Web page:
Posts in Film
A Review of Bill Viola at the Royal Academy of Arts, London

Though the curators of the RA’s Michelangelo / Bill Viola exhibition, Live Death Rebirth, frame the show as a ‘conversation’, it unavoidably sets the two artists up for conflict – one that Viola seems fated to lose. Clearly aware of this temptation, the show’s Introduction over justifies; ‘it is [their] commonality, rather than a suggestion that Viola is a “modern Michelangelo” that the exhibition illuminates’.

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A Review of Ladybird, Directed by Greta Gerwig

Greta Gerwig’s directorial debut is a runaway success. Earning five major Oscar and Golden Globe nominations, Ladybird has been met with critical acclaim alongside indie competition such as Call Me by you Name. Known for headstrong roles in her partner Noah Baumbach’s films Francis Ha and Mistress America, Ladybird is Gerwig’s moment in the limelight - the first of many. 

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A Review of American Honey, Directed by Andrea Arnold

"I’m not going to make an apology for the length. I don’t even mind if people go to the toilet in the middle of it. It’s fine’ declared American Honey's director Andrea Arnold in an interview with Vogue magazine. It's true, you could walk out for five minutes and not be any worse off. There isn’t really a plot, but far from thinking was too long, I never wanted to finish.

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A Review of Cafe Society, Directed by Woody Allen

This is a film that will challenge you, but in the Woody Allen sort of way. It’s light-hearted and self-effacing, but I doubt you’ll laugh out loud; the humour is taciturn, and always curbing the edge of something sadder – something you cannot quite put your finger on. The film opens with a black tie party, filtered through a sleek blue light.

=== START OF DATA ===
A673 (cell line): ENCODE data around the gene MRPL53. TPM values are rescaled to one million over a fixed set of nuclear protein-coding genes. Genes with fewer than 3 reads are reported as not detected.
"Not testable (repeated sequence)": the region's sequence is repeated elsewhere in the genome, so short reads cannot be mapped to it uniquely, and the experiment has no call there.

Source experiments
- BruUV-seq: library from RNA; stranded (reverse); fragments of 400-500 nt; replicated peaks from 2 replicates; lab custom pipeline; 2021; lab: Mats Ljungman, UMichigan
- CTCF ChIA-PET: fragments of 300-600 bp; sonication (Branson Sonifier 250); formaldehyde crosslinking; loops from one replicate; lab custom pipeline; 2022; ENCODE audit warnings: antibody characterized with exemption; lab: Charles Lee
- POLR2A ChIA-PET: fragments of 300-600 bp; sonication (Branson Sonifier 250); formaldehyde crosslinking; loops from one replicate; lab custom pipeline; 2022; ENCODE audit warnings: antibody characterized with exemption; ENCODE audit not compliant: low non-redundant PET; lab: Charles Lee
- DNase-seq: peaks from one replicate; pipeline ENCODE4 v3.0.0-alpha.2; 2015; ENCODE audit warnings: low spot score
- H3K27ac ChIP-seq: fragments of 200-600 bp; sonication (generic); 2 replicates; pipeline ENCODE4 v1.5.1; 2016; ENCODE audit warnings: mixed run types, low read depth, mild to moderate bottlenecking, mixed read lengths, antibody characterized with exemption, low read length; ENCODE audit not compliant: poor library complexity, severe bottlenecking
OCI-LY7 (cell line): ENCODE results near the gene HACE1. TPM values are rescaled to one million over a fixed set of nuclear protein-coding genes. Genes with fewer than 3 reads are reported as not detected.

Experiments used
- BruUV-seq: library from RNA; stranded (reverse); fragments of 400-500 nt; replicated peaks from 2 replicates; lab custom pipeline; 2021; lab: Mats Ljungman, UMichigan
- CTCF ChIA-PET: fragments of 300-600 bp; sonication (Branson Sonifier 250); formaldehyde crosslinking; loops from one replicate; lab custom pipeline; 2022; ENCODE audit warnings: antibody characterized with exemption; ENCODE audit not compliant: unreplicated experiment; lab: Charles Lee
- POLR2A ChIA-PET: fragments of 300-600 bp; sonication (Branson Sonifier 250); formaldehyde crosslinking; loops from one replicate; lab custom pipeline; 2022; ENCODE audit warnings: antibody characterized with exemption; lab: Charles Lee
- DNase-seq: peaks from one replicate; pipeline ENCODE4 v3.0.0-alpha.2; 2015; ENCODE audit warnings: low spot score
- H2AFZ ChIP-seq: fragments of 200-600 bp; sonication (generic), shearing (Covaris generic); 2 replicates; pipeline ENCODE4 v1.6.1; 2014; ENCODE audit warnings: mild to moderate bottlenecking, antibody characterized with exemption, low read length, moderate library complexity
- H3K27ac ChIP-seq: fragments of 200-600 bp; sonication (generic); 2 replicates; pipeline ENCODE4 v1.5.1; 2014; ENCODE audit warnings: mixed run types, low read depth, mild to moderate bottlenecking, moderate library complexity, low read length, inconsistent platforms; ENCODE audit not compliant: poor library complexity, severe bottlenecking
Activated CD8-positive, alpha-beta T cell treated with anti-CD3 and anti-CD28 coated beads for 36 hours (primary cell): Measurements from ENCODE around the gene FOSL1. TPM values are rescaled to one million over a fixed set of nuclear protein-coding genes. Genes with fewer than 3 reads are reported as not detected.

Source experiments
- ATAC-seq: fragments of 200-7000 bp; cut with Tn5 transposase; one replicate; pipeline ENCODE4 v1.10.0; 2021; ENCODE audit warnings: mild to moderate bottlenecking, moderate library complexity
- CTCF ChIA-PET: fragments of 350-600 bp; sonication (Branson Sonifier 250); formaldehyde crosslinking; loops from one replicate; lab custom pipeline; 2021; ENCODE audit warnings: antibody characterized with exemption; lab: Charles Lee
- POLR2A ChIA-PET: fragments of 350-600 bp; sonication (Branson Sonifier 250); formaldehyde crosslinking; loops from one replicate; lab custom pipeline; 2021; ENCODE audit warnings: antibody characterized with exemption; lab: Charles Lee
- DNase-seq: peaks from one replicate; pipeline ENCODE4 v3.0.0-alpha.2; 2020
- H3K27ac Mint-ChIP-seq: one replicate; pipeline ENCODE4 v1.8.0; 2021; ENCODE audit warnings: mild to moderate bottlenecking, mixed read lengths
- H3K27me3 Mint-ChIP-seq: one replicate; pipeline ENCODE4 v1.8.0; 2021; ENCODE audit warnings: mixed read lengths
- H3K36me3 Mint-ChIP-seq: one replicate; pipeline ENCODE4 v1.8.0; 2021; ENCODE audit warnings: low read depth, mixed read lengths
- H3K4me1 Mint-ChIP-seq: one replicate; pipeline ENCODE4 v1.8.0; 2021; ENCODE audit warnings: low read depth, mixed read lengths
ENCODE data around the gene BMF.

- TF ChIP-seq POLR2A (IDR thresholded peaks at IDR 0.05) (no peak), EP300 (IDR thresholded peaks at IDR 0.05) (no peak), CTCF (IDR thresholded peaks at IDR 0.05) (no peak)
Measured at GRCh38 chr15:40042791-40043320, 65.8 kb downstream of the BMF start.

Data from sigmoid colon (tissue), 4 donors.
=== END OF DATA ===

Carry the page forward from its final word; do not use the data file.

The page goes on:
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A Review of Nocturnal Animals, Directed by Tom Ford

Nocturnal Animals has been heralded over the past year as a masterpiece and seen Tom Ford dubbed a latter-day Hitchcock. The film is entertaining, and features some fine acting and a good script, but I found the direction lacklustre – and left the cinema unmoved and wishing I’d seen this made by a more daring pair of hands, like say Lynne Ramsay. 

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A Review of The Infinite Mix: Contemporary Sound and Image at 180 The Strand, London

The Store at 180 Strand, is not the elegant exhibition space its chi-chi central London address would have you think. Instead, it is a gutted Brutalist concrete-block that shares the same building as a multi-storey car park. Acting as The Hayward Gallery’s North Bank outpost, this otherwise uninhabited space has been transformed. 

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A Review of Youth, Directed by Paolo Sorrentino

Sometimes, the truth is best told sideways. That’s not to say you shouldn’t own up to borrowing your friend’s book, or prevaricate over telling your parents just why you’re so broke. Simple truths are simple to tell: a sentence or two. But the real universal truths about what is it to be human… these are too big to be contained neatly into a phrase or paragraph. The Christian God cannot be comprehended by...

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A Review of The Lobster, Directed by Yorgos Lanthimos

Greek film director Yorgos Lanthimos’s The Lobster is set in a world similar to our own, with one exception: love is state-policed and being alone is illegal. Only days after the break-up of a marriage or the death of a spouse, our hapless heroes are sent to a hotel – presided over by the chillingly imperturbable Olivia Coleman – to find a match. They have 45 days, but can extend their stay and chances of finding love...